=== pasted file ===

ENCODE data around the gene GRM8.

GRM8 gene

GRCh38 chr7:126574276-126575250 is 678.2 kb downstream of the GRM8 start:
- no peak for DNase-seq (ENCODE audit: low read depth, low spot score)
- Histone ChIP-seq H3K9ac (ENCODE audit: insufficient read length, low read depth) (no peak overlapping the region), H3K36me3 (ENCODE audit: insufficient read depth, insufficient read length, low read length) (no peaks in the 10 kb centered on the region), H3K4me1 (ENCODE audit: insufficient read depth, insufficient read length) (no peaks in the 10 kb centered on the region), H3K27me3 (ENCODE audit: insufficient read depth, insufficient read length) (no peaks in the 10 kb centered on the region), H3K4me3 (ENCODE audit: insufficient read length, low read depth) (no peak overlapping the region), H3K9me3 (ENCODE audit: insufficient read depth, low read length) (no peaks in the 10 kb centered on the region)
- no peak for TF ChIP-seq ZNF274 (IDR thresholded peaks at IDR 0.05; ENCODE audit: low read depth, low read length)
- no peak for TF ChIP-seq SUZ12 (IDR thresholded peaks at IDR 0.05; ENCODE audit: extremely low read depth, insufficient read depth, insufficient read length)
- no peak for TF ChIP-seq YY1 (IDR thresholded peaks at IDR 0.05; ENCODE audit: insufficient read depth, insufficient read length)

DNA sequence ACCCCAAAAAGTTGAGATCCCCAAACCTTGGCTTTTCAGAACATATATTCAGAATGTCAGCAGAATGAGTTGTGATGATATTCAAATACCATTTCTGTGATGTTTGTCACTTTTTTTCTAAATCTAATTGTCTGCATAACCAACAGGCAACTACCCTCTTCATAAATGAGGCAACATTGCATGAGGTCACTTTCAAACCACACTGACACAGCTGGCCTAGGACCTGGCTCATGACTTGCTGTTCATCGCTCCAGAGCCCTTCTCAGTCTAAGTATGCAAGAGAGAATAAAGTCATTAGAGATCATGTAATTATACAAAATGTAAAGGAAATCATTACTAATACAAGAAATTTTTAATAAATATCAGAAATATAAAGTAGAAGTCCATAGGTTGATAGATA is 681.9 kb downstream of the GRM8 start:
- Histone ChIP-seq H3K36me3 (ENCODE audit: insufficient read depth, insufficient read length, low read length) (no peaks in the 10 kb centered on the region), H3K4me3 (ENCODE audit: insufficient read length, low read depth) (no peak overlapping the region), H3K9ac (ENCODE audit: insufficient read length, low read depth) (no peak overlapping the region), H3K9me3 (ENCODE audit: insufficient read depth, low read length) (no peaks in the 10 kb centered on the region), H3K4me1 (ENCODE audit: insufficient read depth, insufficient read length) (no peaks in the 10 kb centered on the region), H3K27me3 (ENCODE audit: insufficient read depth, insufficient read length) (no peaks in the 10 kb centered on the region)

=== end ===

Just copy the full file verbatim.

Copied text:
ENCODE data around the gene GRM8.

GRM8 gene

GRCh38 chr7:126574276-126575250 is 678.2 kb downstream of the GRM8 start:
- no peak for DNase-seq (ENCODE audit: low read depth, low spot score)
- Histone ChIP-seq H3K9ac (ENCODE audit: insufficient read length, low read depth) (no peak overlapping the region), H3K36me3 (ENCODE audit: insufficient read depth, insufficient read length, low read length) (no peaks in the 10 kb centered on the region), H3K4me1 (ENCODE audit: insufficient read depth, insufficient read length) (no peaks in the 10 kb centered on the region), H3K27me3 (ENCODE audit: insufficient read depth, insufficient read length) (no peaks in the 10 kb centered on the region), H3K4me3 (ENCODE audit: insufficient read length, low read depth) (no peak overlapping the region), H3K9me3 (ENCODE audit: insufficient read depth, low read length) (no peaks in the 10 kb centered on the region)
- no peak for TF ChIP-seq ZNF274 (IDR thresholded peaks at IDR 0.05; ENCODE audit: low read depth, low read length)
- no peak for TF ChIP-seq SUZ12 (IDR thresholded peaks at IDR 0.05; ENCODE audit: extremely low read depth, insufficient read depth, insufficient read length)
- no peak for TF ChIP-seq YY1 (IDR thresholded peaks at IDR 0.05; ENCODE audit: insufficient read depth, insufficient read length)

DNA sequence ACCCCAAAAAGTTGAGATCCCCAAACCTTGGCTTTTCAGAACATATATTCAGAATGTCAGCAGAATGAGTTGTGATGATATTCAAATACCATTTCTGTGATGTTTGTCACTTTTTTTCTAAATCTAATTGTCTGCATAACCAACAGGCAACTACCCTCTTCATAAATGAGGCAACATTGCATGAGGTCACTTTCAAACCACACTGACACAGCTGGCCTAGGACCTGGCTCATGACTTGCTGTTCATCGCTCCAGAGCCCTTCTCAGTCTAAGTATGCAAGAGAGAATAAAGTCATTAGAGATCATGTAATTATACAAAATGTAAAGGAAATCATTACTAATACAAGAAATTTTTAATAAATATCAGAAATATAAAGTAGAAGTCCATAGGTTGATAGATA is 681.9 kb downstream of the GRM8 start:
- Histone ChIP-seq H3K36me3 (ENCODE audit: insufficient read depth, insufficient read length, low read length) (no peaks in the 10 kb centered on the region), H3K4me3 (ENCODE audit: insufficient read length, low read depth) (no peak overlapping the region), H3K9ac (ENCODE audit: insufficient read length, low read depth) (no peak overlapping the region), H3K9me3 (ENCODE audit: insufficient read depth, low read length) (no peaks in the 10 kb centered on the region), H3K4me1 (ENCODE audit: insufficient read depth, insufficient read length) (no peaks in the 10 kb centered on the region), H3K27me3 (ENCODE audit: insufficient read depth, insufficient read length) (no peaks in the 10 kb centered on the region)